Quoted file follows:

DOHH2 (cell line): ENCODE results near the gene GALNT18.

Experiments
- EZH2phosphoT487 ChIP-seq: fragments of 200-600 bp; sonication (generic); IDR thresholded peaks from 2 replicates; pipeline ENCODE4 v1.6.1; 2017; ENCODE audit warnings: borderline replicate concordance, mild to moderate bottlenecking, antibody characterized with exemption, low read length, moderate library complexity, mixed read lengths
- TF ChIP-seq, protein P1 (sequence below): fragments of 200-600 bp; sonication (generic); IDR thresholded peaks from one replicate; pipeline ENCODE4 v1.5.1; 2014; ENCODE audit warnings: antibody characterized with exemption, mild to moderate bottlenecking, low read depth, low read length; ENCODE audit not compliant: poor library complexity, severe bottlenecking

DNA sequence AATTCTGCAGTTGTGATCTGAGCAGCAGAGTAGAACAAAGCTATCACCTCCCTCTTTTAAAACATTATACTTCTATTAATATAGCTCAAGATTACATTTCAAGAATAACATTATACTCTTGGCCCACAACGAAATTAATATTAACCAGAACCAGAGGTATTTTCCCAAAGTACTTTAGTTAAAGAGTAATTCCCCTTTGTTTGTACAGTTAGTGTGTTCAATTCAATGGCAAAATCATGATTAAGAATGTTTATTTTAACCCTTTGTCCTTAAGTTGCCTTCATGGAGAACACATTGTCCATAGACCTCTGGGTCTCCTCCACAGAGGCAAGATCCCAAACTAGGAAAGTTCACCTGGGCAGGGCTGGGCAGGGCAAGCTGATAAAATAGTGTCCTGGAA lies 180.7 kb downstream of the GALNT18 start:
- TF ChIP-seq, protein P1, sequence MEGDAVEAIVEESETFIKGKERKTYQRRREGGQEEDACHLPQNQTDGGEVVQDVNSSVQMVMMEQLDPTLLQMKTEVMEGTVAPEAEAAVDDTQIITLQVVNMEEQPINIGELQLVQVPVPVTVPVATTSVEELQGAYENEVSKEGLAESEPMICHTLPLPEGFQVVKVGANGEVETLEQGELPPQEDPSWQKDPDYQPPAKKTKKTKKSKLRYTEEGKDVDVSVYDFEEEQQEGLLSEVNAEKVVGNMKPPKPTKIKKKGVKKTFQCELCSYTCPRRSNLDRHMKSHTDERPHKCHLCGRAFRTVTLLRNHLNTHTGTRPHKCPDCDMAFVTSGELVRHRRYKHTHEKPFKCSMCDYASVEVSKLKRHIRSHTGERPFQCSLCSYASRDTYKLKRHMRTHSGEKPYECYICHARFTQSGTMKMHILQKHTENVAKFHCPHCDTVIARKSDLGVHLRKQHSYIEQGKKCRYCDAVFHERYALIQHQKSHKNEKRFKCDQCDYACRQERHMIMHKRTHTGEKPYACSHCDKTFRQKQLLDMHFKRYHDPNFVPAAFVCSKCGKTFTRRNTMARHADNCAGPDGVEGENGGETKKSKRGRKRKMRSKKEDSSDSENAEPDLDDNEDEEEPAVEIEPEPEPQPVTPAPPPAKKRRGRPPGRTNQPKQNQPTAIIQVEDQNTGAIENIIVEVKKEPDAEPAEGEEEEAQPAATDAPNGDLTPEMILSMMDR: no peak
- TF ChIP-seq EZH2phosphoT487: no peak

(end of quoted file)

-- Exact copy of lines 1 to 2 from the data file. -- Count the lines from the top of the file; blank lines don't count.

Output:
DOHH2 (cell line): ENCODE results near the gene GALNT18.

Experiments